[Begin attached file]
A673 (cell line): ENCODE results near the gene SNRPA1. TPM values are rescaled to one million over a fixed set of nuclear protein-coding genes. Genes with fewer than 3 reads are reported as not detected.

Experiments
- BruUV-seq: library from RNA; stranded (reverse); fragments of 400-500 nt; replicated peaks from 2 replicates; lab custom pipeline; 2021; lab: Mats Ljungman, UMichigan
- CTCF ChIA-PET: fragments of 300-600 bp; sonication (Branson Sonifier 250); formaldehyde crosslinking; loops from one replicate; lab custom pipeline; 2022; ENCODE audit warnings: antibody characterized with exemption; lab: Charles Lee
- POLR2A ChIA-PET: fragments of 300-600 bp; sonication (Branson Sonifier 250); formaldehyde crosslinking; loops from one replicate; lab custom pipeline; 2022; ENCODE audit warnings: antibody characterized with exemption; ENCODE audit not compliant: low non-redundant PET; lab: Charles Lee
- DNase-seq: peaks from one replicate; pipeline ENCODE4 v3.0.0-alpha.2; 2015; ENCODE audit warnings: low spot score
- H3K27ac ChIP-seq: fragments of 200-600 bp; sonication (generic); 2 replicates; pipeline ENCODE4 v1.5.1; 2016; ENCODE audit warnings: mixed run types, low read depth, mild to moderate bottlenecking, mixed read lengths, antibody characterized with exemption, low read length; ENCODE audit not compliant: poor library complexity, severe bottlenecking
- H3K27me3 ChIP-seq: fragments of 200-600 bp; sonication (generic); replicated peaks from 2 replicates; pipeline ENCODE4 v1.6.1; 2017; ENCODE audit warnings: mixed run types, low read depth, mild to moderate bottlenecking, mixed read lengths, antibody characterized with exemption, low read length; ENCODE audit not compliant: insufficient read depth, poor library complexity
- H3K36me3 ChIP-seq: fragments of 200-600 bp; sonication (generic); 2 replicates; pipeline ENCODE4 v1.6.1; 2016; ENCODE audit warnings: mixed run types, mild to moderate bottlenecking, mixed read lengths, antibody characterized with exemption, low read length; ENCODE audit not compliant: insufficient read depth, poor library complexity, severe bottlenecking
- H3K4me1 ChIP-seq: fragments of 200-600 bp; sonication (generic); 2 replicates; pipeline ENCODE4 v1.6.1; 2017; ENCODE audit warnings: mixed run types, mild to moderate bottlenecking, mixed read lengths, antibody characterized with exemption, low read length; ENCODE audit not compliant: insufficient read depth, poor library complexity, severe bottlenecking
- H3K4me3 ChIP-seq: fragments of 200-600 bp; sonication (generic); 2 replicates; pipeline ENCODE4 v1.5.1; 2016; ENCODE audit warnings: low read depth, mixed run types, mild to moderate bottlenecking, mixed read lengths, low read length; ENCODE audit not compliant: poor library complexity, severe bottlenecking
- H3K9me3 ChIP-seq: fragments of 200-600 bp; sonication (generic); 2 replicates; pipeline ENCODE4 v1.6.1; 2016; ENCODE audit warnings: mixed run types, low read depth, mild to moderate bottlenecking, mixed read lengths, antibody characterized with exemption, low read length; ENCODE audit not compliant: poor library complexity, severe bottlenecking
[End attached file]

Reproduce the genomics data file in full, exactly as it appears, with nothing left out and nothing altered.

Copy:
A673 (cell line): ENCODE results near the gene SNRPA1. TPM values are rescaled to one million over a fixed set of nuclear protein-coding genes. Genes with fewer than 3 reads are reported as not detected.

Experiments
- BruUV-seq: library from RNA; stranded (reverse); fragments of 400-500 nt; replicated peaks from 2 replicates; lab custom pipeline; 2021; lab: Mats Ljungman, UMichigan
- CTCF ChIA-PET: fragments of 300-600 bp; sonication (Branson Sonifier 250); formaldehyde crosslinking; loops from one replicate; lab custom pipeline; 2022; ENCODE audit warnings: antibody characterized with exemption; lab: Charles Lee
- POLR2A ChIA-PET: fragments of 300-600 bp; sonication (Branson Sonifier 250); formaldehyde crosslinking; loops from one replicate; lab custom pipeline; 2022; ENCODE audit warnings: antibody characterized with exemption; ENCODE audit not compliant: low non-redundant PET; lab: Charles Lee
- DNase-seq: peaks from one replicate; pipeline ENCODE4 v3.0.0-alpha.2; 2015; ENCODE audit warnings: low spot score
- H3K27ac ChIP-seq: fragments of 200-600 bp; sonication (generic); 2 replicates; pipeline ENCODE4 v1.5.1; 2016; ENCODE audit warnings: mixed run types, low read depth, mild to moderate bottlenecking, mixed read lengths, antibody characterized with exemption, low read length; ENCODE audit not compliant: poor library complexity, severe bottlenecking
- H3K27me3 ChIP-seq: fragments of 200-600 bp; sonication (generic); replicated peaks from 2 replicates; pipeline ENCODE4 v1.6.1; 2017; ENCODE audit warnings: mixed run types, low read depth, mild to moderate bottlenecking, mixed read lengths, antibody characterized with exemption, low read length; ENCODE audit not compliant: insufficient read depth, poor library complexity
- H3K36me3 ChIP-seq: fragments of 200-600 bp; sonication (generic); 2 replicates; pipeline ENCODE4 v1.6.1; 2016; ENCODE audit warnings: mixed run types, mild to moderate bottlenecking, mixed read lengths, antibody characterized with exemption, low read length; ENCODE audit not compliant: insufficient read depth, poor library complexity, severe bottlenecking
- H3K4me1 ChIP-seq: fragments of 200-600 bp; sonication (generic); 2 replicates; pipeline ENCODE4 v1.6.1; 2017; ENCODE audit warnings: mixed run types, mild to moderate bottlenecking, mixed read lengths, antibody characterized with exemption, low read length; ENCODE audit not compliant: insufficient read depth, poor library complexity, severe bottlenecking
- H3K4me3 ChIP-seq: fragments of 200-600 bp; sonication (generic); 2 replicates; pipeline ENCODE4 v1.5.1; 2016; ENCODE audit warnings: low read depth, mixed run types, mild to moderate bottlenecking, mixed read lengths, low read length; ENCODE audit not compliant: poor library complexity, severe bottlenecking
- H3K9me3 ChIP-seq: fragments of 200-600 bp; sonication (generic); 2 replicates; pipeline ENCODE4 v1.6.1; 2016; ENCODE audit warnings: mixed run types, low read depth, mild to moderate bottlenecking, mixed read lengths, antibody characterized with exemption, low read length; ENCODE audit not compliant: poor library complexity, severe bottlenecking